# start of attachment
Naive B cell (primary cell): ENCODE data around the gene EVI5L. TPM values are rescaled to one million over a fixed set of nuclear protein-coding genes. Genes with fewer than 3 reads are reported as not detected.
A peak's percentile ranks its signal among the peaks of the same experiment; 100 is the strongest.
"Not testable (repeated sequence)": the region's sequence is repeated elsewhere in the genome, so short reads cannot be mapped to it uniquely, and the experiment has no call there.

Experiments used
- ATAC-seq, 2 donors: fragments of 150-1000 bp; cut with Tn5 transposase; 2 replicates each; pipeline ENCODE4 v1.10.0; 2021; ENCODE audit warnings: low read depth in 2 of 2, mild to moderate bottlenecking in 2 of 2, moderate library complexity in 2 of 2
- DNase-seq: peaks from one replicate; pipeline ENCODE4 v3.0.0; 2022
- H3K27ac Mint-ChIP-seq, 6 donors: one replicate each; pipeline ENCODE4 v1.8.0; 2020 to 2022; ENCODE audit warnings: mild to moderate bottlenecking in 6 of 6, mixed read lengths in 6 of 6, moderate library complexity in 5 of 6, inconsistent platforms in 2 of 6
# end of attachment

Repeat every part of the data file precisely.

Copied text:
Naive B cell (primary cell): ENCODE data around the gene EVI5L. TPM values are rescaled to one million over a fixed set of nuclear protein-coding genes. Genes with fewer than 3 reads are reported as not detected.
A peak's percentile ranks its signal among the peaks of the same experiment; 100 is the strongest.
"Not testable (repeated sequence)": the region's sequence is repeated elsewhere in the genome, so short reads cannot be mapped to it uniquely, and the experiment has no call there.

Experiments used
- ATAC-seq, 2 donors: fragments of 150-1000 bp; cut with Tn5 transposase; 2 replicates each; pipeline ENCODE4 v1.10.0; 2021; ENCODE audit warnings: low read depth in 2 of 2, mild to moderate bottlenecking in 2 of 2, moderate library complexity in 2 of 2
- DNase-seq: peaks from one replicate; pipeline ENCODE4 v3.0.0; 2022
- H3K27ac Mint-ChIP-seq, 6 donors: one replicate each; pipeline ENCODE4 v1.8.0; 2020 to 2022; ENCODE audit warnings: mild to moderate bottlenecking in 6 of 6, mixed read lengths in 6 of 6, moderate library complexity in 5 of 6, inconsistent platforms in 2 of 6